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Get High to Anarbor This 4/20

Forget the same old music you've always gotten high to this 4/20 holiday. Why don't you consider Anarbor, a Phoenix-based band who's releasing their debut full-length album, The Words You Don't Swallow, today. It's no coincidence the group, signed to Hopeless Records, decided to drop the album today. In fact, they'll probably be partaking themselves a bit, too.

"We all do enjoy the holiday 4/20," says guitarist Mike Kitlas, 20. "(Releasing the album today) is a little more personality, a little more of the band, if you will."

While Kitlas says he thinks the song "Notorious Thugz" by Bone Thugs-n-Harmony and Biggie Smalls is a great song to get high to, he suggests taking a listen to "Carefree Highway" off Anarbor's new record, a track named after the freeway the band usually takes driving back into town when coming home from tour.

"It's about friends and family and a feel-good song," Kitlas says. The band must be feeling pretty good right now--they're heading to Europe and Japan this spring before playing the Vans Warped Tour, which hits Cricket Wireless Pavilion Tuesday, June 29, this summer--and only one of the members is of age at 21.

Kitlas talked more about the album and how the group's grown since they formed back in junior high in 2003.

New Times: How have the band and you as individuals evolved since you started?
Mike Kitlas: We worked very hard on (the band), and it's been a long process. A lot has evolved since we've been 13 years old, not only our bodies, but also life experiences in general. We grew up with totally different influences than the music we're into now. Every day's a new environment and a new thing for us. Now we're about to experience our first international tour, and it's opening our eyes.

NT: What are you looking forward to about your international tour?
MK: We're all really excited to see the different culture. We all know United States, so it will be cool to see how the kids over there react to our music.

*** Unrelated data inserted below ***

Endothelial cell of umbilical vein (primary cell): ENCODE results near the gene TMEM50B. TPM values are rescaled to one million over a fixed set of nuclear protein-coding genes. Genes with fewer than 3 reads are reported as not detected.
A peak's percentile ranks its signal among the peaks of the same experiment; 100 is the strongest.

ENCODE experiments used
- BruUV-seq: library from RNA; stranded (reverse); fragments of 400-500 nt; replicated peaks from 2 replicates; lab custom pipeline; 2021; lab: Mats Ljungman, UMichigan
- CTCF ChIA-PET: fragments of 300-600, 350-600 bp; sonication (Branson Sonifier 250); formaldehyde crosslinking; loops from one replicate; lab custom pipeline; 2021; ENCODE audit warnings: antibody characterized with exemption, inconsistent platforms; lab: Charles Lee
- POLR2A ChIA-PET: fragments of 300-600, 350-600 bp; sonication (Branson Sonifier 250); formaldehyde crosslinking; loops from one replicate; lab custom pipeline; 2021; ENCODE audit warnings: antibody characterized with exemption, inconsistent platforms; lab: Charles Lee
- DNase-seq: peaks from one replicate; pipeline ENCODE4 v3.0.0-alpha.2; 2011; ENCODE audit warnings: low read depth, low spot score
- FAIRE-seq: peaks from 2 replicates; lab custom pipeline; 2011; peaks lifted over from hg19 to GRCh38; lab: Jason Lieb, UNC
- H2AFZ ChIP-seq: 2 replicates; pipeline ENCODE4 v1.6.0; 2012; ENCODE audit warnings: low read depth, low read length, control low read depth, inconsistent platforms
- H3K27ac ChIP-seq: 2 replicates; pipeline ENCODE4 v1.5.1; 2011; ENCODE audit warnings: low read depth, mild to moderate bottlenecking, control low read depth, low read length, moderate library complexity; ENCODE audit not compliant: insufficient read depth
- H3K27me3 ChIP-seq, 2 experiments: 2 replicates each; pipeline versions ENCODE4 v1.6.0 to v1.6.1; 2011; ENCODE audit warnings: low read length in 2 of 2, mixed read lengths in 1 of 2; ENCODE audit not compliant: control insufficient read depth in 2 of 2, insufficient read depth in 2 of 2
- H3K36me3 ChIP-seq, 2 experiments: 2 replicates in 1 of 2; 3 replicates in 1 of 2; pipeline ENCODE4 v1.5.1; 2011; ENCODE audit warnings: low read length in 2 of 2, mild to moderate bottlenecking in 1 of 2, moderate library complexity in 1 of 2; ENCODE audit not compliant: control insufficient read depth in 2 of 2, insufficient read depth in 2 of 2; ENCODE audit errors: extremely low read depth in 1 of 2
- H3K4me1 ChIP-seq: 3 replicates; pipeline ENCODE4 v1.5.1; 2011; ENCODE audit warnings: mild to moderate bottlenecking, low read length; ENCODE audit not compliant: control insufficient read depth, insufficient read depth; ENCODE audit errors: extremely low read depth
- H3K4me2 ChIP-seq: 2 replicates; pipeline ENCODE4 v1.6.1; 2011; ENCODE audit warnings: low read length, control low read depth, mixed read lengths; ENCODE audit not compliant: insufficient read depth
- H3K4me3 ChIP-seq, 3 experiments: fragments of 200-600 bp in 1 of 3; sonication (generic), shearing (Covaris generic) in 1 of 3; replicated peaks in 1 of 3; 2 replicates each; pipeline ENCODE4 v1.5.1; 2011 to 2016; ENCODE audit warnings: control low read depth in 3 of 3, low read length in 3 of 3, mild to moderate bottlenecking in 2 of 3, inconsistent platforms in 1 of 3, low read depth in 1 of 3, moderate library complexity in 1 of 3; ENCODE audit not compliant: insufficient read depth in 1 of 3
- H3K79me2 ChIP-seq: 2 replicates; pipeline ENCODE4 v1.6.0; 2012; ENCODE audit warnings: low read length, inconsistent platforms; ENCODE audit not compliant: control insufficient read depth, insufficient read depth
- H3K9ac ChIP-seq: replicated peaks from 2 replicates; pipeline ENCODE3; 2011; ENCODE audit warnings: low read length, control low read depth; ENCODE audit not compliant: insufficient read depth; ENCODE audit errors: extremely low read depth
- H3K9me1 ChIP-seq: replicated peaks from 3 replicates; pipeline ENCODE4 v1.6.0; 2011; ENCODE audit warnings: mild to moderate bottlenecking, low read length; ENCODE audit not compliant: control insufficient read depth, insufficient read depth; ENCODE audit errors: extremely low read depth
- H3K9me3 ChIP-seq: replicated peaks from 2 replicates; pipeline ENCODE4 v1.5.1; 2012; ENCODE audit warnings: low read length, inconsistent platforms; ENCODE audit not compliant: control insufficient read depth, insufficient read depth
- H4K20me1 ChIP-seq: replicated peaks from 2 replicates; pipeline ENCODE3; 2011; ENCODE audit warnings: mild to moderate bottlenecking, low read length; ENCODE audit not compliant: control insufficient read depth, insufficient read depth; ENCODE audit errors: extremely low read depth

NT: Explain the title, The Words You Don't Swallow, and what direction you wanted to go with the album.
MK: We chose the title because we wanted a title to represent our album. We thought, 'What do we do with this album?' We tried to make the most diverse album possible. Each of our band members writes for the band, so when it comes to writing a specific thought, it just happened that way. Going into a song, we never really had a, 'Oh, it needs to be a darker sound or a poppier sound.' We believe no songs should sound the same. Too many bands are afraid to step outside the box and show they can have different types of songs. Bands are too afraid to achieve that.

NT: A definite stand-out on the album is the closer, "Useless," where singer Slade Echeverria talks about how hard it was leaving your families and friends while going on tour. Have you guys gotten more used to the touring experience?
MK: That was what we were going through at the time. When we first left, we were all just 18, so it was scary at some times and sucked at times. We're all real people, and that's the message we're trying to get across on the album. We want people to know it's OK to do your own thing and not listen to other people and be an individual.

NT: What are the best and worst parts about playing Warped Tour?
MK: We get to be on such a well-known, awesome tour. We just found out the band Everclear is going to be playing part of the tour, and they're a huge influence on our band. The worst part is how dirty we're going to be.

NT: Why should people check out the album and see you on tour?
MK: I would encourage them to check out something that's something isn't samples and isn't full of fake instruments. Any instrument you hear, you'll see us play on-stage. If you'd like to see something fresh, check us out.

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